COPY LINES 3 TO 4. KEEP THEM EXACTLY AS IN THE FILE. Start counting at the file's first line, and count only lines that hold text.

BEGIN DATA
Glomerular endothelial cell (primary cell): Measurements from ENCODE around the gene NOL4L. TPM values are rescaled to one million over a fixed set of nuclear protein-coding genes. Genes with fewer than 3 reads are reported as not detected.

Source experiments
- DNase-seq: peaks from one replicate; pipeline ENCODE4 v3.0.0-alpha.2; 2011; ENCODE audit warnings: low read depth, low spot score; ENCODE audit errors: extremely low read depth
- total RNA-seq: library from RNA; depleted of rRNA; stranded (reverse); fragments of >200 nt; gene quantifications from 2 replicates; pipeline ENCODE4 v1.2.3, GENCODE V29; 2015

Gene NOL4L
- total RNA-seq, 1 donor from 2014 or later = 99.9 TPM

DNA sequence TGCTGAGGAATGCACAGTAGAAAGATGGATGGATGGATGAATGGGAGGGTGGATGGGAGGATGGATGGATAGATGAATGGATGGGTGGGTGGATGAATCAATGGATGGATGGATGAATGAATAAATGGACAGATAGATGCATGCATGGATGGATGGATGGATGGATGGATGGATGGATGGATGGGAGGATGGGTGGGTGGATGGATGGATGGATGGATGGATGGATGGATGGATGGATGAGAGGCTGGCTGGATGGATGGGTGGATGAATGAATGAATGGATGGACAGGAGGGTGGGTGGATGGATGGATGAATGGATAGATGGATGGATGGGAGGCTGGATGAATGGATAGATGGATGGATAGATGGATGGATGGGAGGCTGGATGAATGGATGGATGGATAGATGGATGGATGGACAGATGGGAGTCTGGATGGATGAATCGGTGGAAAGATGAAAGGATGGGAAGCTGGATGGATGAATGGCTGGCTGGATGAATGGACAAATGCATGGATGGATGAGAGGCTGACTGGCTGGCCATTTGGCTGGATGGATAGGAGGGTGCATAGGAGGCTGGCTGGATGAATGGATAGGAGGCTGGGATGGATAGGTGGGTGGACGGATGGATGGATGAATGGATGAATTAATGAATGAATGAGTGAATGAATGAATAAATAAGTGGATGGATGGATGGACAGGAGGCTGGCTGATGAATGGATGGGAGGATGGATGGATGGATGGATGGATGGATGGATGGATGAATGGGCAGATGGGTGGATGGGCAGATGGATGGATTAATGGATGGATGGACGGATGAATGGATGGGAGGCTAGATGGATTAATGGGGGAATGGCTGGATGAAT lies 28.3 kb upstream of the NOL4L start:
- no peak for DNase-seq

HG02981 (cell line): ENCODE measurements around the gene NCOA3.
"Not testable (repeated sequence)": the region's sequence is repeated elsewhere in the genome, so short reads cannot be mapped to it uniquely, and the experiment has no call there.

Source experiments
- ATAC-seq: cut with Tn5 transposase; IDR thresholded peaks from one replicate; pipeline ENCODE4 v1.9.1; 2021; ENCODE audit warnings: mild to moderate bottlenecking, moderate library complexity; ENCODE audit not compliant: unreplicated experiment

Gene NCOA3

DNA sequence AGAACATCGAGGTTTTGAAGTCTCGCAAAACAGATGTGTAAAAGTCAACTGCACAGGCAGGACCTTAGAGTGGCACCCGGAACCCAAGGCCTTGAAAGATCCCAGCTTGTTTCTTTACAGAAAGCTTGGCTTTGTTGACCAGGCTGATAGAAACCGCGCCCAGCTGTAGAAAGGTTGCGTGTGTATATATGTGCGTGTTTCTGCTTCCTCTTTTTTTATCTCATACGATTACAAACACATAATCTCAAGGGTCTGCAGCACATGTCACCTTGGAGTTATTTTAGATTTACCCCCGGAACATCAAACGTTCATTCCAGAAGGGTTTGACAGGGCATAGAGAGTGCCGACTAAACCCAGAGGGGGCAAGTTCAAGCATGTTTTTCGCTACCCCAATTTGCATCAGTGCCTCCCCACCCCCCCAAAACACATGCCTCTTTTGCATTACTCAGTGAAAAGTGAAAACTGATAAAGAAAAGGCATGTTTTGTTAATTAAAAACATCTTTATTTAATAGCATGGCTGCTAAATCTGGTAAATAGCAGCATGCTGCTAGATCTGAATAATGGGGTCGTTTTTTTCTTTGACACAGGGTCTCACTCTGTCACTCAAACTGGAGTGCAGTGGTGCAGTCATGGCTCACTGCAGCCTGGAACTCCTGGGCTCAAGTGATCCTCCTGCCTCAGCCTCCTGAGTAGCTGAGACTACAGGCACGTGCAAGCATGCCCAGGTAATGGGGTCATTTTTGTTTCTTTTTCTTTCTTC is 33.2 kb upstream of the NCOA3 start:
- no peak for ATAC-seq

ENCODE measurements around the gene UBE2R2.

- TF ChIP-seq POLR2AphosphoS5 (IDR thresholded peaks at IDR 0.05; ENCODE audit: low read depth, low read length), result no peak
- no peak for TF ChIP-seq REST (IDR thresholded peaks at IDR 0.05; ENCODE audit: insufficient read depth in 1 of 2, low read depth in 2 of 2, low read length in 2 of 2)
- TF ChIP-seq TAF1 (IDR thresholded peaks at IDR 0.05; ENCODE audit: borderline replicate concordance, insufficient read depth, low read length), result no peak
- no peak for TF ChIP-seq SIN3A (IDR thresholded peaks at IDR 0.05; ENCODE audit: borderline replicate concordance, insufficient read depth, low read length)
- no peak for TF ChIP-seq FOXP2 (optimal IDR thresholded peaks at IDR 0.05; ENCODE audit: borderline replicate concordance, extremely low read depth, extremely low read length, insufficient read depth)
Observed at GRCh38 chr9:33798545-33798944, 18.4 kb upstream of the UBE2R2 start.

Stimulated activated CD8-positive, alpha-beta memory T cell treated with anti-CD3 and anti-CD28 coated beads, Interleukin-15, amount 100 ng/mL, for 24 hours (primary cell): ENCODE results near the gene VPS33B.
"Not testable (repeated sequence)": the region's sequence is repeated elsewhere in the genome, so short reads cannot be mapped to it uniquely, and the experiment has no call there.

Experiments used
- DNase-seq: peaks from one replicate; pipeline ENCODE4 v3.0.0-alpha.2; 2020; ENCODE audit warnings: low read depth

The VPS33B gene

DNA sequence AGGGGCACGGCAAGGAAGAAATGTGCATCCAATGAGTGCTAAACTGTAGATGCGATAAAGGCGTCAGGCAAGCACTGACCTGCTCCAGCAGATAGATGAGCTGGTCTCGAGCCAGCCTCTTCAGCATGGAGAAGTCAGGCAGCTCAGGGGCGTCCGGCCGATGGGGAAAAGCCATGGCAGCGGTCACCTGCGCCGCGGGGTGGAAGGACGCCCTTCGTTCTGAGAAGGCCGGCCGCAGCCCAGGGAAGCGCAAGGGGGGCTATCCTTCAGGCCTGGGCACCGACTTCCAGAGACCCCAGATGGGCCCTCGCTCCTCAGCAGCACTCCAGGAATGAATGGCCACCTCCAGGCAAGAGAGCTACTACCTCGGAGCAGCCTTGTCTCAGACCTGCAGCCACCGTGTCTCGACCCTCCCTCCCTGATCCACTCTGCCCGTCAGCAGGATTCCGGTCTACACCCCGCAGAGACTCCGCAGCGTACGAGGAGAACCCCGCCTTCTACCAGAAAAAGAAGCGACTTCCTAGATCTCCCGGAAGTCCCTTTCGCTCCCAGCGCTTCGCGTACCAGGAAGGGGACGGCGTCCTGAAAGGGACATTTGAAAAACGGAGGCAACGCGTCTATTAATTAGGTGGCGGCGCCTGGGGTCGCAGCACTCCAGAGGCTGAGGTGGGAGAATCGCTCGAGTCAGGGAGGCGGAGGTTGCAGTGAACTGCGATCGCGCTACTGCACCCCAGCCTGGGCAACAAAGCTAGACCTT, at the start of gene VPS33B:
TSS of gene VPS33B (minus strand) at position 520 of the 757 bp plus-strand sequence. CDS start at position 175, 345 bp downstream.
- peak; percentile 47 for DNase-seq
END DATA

- DNase-seq: peaks from one replicate; pipeline ENCODE4 v3.0.0-alpha.2; 2011; ENCODE audit warnings: low read depth, low spot score; ENCODE audit errors: extremely low read depth
- total RNA-seq: library from RNA; depleted of rRNA; stranded (reverse); fragments of >200 nt; gene quantifications from 2 replicates; pipeline ENCODE4 v1.2.3, GENCODE V29; 2015